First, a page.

CHARLOTTESVILLE — As he strained in the weight room with his high school teammates cackling around him, struggling to bench press more than 100 pounds, the notion that Joe Harris would someday drop 36 points on No. 3 Duke seemed absurd.
It wasn't that Harris — all scrawny 5-foot-10 and 140 pounds of him — couldn't come close to benching his weight as a 14-year-old freshman playing varsity basketball on the team coached by his father that embarrassed Harris. It was that his 17-year-old sister, Kaiti, who was a senior at Chelan (Wash.) High, could bench press more than him.
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"Older guys on the team would make fun of me for that one," said Harris, who will lead No. 4 seed Virginia on Friday in the Atlantic Coast Conference tournament quarterfinals against the winner of Thursday's Virginia Tech-North Carolina State first-round game. "That was kind of rough."
Harris has come a long way. Seven years later, he's a first-team All-ACC guard, averaging 17 points per game and trying to help get U.Va. (20-11) off the NCAA tournament bubble this week in Greensboro, N.C., with an ACC tournament win or three.
Joe's dad, who is also named Joe, was in John Paul Jones Arena that night Feb. 28 when Harris scored his career-high in U.Va.'s big win against Duke.
Joe Sr. had seen his only son go from 6-year-old team manager for Chelan High's boys basketball team to that skinny, floppy-haired 14-year-old playing point guard with a mask on his face (the product of a broken nose) that made him look even thinner for four or five games, to an All-ACC talent. Yet, something about seeing him torch Duke that evening in person seemed like an out-of-body experience.
"It's one thing to be in a college basketball atmosphere like the one they had that night, but it's another thing to realize, 'My kid is just slicing Duke apart,'" said the elder Harris, who also has three daughters with his wife, Alice, and who has coached Chelan High for 22 years. "That's just something you dream of."
The younger Harris made a habit of having those kinds of explosive scoring efforts this season in ACC play. After scoring between 20 and 22 points just three times in U.Va.'s first 19 games, and never eclipsing the 22-point mark, he put up between 21 and 36 points in six of nine games during a month-long span that ended with the win against Duke.
"He's a threat when he's moving and shooting the ball and all that, but he's just … he's rugged," U.Va. coach Tony Bennett said. "He's a competitor, and he's willing to do whatever. If you say, 'Joe, don't shoot,' he'll do whatever. He just wants to win. He is a coach's son. He's really invested in trying to get Virginia basketball to the highest point it can get to.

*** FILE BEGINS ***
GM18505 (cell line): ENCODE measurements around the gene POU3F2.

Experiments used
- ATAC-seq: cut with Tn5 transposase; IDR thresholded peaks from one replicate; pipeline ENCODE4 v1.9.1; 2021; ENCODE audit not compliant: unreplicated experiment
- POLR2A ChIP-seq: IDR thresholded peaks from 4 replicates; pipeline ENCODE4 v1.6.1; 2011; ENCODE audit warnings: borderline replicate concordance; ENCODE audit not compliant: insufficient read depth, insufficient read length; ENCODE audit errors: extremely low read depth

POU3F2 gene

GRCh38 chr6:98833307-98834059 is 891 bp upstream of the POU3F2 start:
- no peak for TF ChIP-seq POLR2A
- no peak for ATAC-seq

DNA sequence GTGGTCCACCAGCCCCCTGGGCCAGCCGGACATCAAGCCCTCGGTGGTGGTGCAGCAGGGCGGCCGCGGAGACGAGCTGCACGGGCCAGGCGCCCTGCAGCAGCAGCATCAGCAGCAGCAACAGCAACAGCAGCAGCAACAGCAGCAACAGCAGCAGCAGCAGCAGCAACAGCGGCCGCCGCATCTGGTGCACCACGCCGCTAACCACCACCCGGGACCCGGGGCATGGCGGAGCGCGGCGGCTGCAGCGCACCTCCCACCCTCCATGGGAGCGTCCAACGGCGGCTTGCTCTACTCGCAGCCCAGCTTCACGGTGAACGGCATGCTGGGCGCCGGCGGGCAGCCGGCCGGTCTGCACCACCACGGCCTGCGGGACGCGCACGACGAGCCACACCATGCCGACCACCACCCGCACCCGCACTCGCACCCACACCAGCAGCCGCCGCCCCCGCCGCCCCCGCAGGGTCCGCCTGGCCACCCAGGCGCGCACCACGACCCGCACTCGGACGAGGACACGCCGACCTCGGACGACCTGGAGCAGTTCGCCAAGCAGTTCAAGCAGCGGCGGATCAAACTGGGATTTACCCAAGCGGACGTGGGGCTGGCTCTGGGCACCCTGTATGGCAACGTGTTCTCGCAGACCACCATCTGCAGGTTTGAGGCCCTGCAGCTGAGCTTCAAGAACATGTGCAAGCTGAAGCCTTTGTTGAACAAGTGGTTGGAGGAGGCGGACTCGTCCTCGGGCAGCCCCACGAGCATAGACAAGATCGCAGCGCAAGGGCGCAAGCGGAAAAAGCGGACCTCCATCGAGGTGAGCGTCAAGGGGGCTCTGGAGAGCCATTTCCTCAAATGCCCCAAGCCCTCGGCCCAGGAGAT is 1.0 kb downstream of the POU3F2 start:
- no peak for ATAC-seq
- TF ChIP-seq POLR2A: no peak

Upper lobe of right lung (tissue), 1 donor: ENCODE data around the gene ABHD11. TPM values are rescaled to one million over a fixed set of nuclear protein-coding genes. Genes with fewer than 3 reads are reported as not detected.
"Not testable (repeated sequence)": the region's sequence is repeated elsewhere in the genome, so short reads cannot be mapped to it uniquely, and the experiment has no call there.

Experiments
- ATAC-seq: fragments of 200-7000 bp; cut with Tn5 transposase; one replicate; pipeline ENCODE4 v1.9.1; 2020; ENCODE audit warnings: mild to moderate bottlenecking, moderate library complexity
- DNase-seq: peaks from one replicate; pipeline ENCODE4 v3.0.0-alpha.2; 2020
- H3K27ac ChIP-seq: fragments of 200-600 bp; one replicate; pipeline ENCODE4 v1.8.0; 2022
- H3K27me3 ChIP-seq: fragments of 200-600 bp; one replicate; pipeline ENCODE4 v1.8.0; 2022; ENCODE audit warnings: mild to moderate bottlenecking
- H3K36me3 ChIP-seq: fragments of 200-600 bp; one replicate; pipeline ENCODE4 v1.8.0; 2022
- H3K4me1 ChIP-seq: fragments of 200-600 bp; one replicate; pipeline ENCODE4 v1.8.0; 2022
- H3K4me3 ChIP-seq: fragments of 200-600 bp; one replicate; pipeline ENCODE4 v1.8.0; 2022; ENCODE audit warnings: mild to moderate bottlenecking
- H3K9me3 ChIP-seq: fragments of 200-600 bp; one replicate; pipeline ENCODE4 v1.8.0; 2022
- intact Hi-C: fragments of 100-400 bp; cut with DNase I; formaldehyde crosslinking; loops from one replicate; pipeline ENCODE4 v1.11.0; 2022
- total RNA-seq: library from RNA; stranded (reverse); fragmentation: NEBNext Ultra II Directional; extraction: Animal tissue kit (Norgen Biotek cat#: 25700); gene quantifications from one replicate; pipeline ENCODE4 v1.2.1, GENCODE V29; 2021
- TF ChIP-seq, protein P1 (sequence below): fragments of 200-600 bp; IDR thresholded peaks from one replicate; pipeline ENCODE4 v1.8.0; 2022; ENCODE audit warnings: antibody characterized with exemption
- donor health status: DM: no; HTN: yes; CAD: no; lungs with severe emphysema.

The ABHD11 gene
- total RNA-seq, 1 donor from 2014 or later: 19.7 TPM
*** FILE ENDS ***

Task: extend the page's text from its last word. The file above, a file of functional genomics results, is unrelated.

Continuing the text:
"Every year he's gotten better. He's made that big jump from his sophomore to his junior year."
Harris' big run started to put him in the conversation for ACC player of the year, but it was the way he was doing it that turned heads.
He's always been a threat to score from the perimeter, as evidenced by the fact he's leading the ACC in 3-point shooting percentage (44.4), but he's added the ability to score off the dribble and in traffic this season — a product of the fact the 6-6, 210-pound junior has finally figured out how to put muscle on that frame.
He's also posting his points while averaging just under 12 shots per game (11.9). He's third among ACC guards and ninth in the conference overall in field goal percentage (47.8).
"He scores, but he does it in taking very few shots," North Carolina coach Roy Williams said. "That's why I call him very efficient. He doesn't have to take 20 shots to get 20 points, and I think that efficiency fits very well with the way Tony likes his teams to play. He takes good shots, doesn't take bad shots and he makes most of them at the same time. I think he's better defensively than people give him credit for."
Bennett is a coach's son himself, which means he has a soft spot for the kind of relationship the Harris men have, but Bennett didn't take it easy on the younger Harris when he first got to campus. He had a lot to learn about defense, which is the foundation of Bennett's program, after arriving in Charlottesville from Chelan, a town with about 4,000 residents located three hours east of Seattle.
"I remember my first year he used to always say I couldn't guard my own shadow," said Harris, who was first recruited by Bennett when he was the coach at Washington State from 2006 to '09. "He'd say, 'We're going to have to match up Harris on the other team's worst offensive player.'"
His improved strength and footwork has done wonders for the development of his defensive game. He's no longer the liability on the defensive end that drew Bennett's fury.
Harris didn't flinch when Bennett would get on him about defense. Describing his dad's coaching style as "old school" and calling him "a yeller and a screamer," Harris had seen the not-so pleasant side of a coach's demeanor.
Still, his dad was the first person to stoke the passion for playing the game inside the younger Harris. As a first-grader, the worst kind of punishment for not doing his homework was being forced to stay home when it came time for his dad to go lead practice at Chelan High.
The game was in his blood from an early age.
"I think being coached the way I was growing up really helped," Harris said. "I was taught to not just be a shooter. … I don't know if more people are paying attention to those other things this year, or what. I know I'm not that great in a lot of areas, but I guess I can occasionally do some things consistently well. I know I have a lot of things I need to improve on."